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VA summit engages community

The North Dakota suicide rate is above the national average for all age groups and has a higher rate of increase than other states, said Alison Traynor, director of suicide prevention for the North Dakota Department of Health.

Traynor spoke Thursday at a community mental health summit in Jamestown that was organized by the VA Health Care System in Fargo. Veteran suicide rates are also above the national average in North Dakota for men and women, she said.

"What we've noticed in North Dakota is that between 15 to 20 percent of all suicides are by veterans, or those who have served in the military," Traynor said.

The VA wants to help people who are struggling with mental health and it is helpful to be connected to those services, she said.

The national average for veteran suicides is around 20 per day, said Lavonne Liversage, director of the Fargo VA Health System. Around 14 of those deaths are veterans who were not receiving VA health care, she said.

"That's why these efforts are so incredibly important," she said.

The VA summits enable communities to help identify veterans who are at risk, Liversage said. The discussions help prepare people to assist for a better outcome, she said.

Traynor and her VA counterpart, Tammy Monsebroten, suicide prevention coordinator at the Fargo VA, said the factors that lead to suicide are multifaceted for veterans and the general population. Current theories point to exposure, trauma, perceived burdensomeness on family or loved ones, isolation or the feeling being alone, and acquired capacity or ability for suicide as the most common factors, they said.

"Traumatic exposure increases risk," Traynor said. "Suicide doesn't seem to be scary if you've been through hell."

Veterans have that acquired capability from being exposed to loss of life much like law enforcement, emergency responders and physicians, Monsebroten said. These are all people who deal with life and death situations on a fairly regular basis, she said.

Veterans have a higher number of suicide by firearms than the general population, she said. Around 90 percent who attempt suicide by firearm are likely to die which is higher than non-firearm attempts, she said.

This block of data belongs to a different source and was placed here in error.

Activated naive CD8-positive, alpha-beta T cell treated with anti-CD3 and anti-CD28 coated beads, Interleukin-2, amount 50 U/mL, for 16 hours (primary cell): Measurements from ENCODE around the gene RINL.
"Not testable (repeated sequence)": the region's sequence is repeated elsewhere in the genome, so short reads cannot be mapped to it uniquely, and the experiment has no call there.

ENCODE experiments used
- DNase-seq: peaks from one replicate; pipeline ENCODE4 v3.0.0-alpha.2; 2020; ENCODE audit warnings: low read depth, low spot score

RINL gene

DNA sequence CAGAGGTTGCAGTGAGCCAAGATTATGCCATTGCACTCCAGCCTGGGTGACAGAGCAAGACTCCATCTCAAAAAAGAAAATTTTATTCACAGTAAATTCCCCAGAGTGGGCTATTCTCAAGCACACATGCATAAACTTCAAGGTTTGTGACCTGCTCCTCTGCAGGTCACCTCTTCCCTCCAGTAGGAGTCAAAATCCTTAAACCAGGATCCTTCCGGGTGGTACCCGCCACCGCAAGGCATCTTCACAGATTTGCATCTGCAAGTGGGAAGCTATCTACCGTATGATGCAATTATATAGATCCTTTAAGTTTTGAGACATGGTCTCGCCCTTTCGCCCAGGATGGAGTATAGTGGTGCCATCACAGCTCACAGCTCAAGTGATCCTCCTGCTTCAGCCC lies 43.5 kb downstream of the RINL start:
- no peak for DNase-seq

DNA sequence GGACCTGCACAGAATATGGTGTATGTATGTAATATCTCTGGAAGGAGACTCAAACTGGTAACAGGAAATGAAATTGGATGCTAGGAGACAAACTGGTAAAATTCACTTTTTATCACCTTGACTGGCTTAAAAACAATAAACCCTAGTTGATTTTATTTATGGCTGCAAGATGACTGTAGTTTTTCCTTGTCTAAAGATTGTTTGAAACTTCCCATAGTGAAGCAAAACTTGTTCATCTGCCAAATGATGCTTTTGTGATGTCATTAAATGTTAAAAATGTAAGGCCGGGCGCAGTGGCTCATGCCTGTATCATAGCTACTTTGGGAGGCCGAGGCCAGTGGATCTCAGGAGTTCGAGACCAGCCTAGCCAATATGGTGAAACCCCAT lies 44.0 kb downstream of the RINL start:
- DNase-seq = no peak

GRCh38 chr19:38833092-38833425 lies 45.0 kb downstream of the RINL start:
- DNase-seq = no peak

Studies show that reducing access to the highest lethal means of suicide, if only briefly, does reduce the number of suicides, Monsebroten said. Gun locks are a way to keep guns in the home, which is important to a lot of veterans, but using a key control method such as giving it to a neighbor or friend can delay a suicidal thought from turning to action long enough to get help, she said.

"What we want is time and distance from the thought of suicide and the action," she said. "A lot of people that have attempted suicide say that from the time they thought about it to the time they followed through was less than 10 minutes."

When the Israeli Defense Force required soldiers to leave all firearms on base for weekend leave, the weekend suicide rate dropped by 40 percent, Monsebroten said. When Sri Lanka controlled access to pesticides, the suicide rate dropped 50 percent in 10 years because ingesting the poison had been the most common form of suicide, she said.

"The same amount of people were attempting suicide but they were not dying," Monsebroten said.

The community mental health summits are to enhance access to mental health services and better address the needs of veterans and their families, said Gerard Kottenbrock, the local recovery coordinator for the Fargo VA. Around 300 area health, public safety, faith, community and elected officials attended the Jamestown summit to hear about mental health, suicide prevention, opioid addiction and VA programs.

"It's really important as a rural state," Kottenbrock said "The annual summit is a way to bring the health system to rural communities."

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